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Mute expression : The world of Bimmi’s creation

Ved Prakash Bhardwaj

Abstract paintings are not very verbose in their content; there is a kind of silence in them. Looking at Bimmi’s paintings, this silence descends somewhere deep and takes us to the world of feelings where much of life remains untold. According to Bimmi, when she creates paintings, she only focuses on her emotional feelings. Wandering in the emotional world, she creates such scenes on blank paper which are symbolic. Her paintings seek stability in the instability of the mind amid the worldly tumult. Recently she had a solo exhibition at Sridharani Art Gallery in Triveni Kala Sangam, Delhi.

Bimmi at Sridharani Art Gallery

This is Bimmi’s fourth solo exhibition. When asked about her source of inspiration for art and abstract art, she says that she finds an atmosphere of art at home. From thereon she felt that painting should be adopted to express her feelings. Her husband Anwar is a well-known abstract painter and that also became her biggest inspiration. It is a different matter that even after being inspired by her husband, she developed her own artistic language.

Bimmi has displayed paintings made on paper in this exhibition which are made of pastel colours. Grey has been used more in these paintings. She has adopted a lighter tone for that too. Somewhere in the paintings, the red, green, and blue are also visible. Colours don’t speak much for them. Emphasizing the combination in the whole picture, she has created triangles, squares, rectangles, somewhere parallel moving or intersecting lines which express the dynamism and coordination of life.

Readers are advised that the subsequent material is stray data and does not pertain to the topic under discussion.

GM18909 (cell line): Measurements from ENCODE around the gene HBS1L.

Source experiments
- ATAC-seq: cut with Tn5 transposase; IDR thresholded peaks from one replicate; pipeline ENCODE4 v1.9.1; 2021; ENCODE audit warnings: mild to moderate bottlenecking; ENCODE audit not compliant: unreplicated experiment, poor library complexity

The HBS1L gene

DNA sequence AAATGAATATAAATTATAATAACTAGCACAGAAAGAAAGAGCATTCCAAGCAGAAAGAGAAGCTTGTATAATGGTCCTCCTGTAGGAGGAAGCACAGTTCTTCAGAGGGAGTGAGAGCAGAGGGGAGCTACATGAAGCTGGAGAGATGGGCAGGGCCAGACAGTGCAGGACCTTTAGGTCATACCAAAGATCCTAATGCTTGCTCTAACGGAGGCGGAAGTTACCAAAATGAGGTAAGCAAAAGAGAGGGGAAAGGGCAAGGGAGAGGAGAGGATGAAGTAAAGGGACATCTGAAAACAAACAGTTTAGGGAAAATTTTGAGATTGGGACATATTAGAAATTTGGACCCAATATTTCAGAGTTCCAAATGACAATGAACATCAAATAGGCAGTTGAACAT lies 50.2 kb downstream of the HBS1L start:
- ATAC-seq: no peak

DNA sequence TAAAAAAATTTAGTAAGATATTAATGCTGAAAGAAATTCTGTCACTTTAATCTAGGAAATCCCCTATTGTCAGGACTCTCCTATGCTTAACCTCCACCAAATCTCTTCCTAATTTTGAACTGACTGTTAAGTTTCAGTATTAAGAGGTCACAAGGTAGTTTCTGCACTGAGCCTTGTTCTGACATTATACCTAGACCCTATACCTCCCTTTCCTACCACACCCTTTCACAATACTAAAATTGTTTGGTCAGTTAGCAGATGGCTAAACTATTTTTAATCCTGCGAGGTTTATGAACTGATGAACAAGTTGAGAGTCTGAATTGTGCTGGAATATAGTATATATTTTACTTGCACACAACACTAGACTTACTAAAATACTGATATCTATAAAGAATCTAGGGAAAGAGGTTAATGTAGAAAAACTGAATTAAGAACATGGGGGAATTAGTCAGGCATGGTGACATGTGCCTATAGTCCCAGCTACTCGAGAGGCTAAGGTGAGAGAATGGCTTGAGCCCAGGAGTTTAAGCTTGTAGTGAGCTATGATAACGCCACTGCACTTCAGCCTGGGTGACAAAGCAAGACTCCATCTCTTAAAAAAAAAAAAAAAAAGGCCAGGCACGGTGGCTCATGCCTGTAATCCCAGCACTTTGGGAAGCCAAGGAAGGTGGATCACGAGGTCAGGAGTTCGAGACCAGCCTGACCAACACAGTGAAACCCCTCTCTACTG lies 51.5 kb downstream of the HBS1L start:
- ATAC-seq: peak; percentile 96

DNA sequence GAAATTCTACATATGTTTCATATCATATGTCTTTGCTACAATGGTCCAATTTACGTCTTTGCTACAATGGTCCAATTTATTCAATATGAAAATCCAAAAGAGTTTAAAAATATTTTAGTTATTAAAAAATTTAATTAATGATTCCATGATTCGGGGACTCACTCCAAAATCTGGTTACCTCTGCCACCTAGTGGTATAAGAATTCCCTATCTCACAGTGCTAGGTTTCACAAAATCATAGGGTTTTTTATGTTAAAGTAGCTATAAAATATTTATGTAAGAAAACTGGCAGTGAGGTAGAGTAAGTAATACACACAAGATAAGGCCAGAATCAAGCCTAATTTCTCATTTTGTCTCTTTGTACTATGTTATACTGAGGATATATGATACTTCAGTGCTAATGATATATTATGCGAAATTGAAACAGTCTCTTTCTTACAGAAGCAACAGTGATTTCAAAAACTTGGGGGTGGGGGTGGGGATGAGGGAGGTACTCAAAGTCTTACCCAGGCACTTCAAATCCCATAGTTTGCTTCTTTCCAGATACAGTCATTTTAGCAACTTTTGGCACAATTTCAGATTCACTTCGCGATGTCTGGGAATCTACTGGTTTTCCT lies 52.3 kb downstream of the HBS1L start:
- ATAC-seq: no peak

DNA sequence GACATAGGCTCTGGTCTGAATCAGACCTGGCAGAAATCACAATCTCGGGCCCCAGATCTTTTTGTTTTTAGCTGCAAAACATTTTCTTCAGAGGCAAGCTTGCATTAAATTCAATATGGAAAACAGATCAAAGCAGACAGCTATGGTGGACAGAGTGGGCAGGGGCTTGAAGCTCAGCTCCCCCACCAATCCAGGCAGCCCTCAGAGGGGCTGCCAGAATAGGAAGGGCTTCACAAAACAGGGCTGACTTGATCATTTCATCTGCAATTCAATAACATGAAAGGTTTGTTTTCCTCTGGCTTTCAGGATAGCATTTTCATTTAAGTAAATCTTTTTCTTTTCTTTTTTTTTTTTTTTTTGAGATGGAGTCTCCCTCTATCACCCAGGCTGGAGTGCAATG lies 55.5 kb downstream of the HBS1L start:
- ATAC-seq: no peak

Bimmi’s early paintings were more muted. Even in the pictures included in this exhibition, silence prevails in those pictures too, but in some places, it seems to be breaking. Especially in those pictures which have the feeling of urban architecture. By tapering the paper and at some places the white texture has created a different effect. In many pictures we get the impression of a map of a city or colony, but nothing more. This is her silent expression, The silence of mute time, which spreads in her paintings.

If we look at these pictures from the perspective of ideological analysis, then this silence is the silence of metro city life. In a crowded, noisy city, people are so busy with themselves that they don’t have time to know or communicate with anyone. We know many people, but our communication with them is less. In this way, a silent feeling and expression settle in our relationships. It is no wonder if this appears to be the case looking at Bimmiji’s pictures. This appears to be the case looking at Bimmiji’s pictures.

One special thing about Bimmi’s paintings is that they remain silent, but once you establish a dialogue with them, they take you to a world of feelings and experiences where different experiences of life open before you.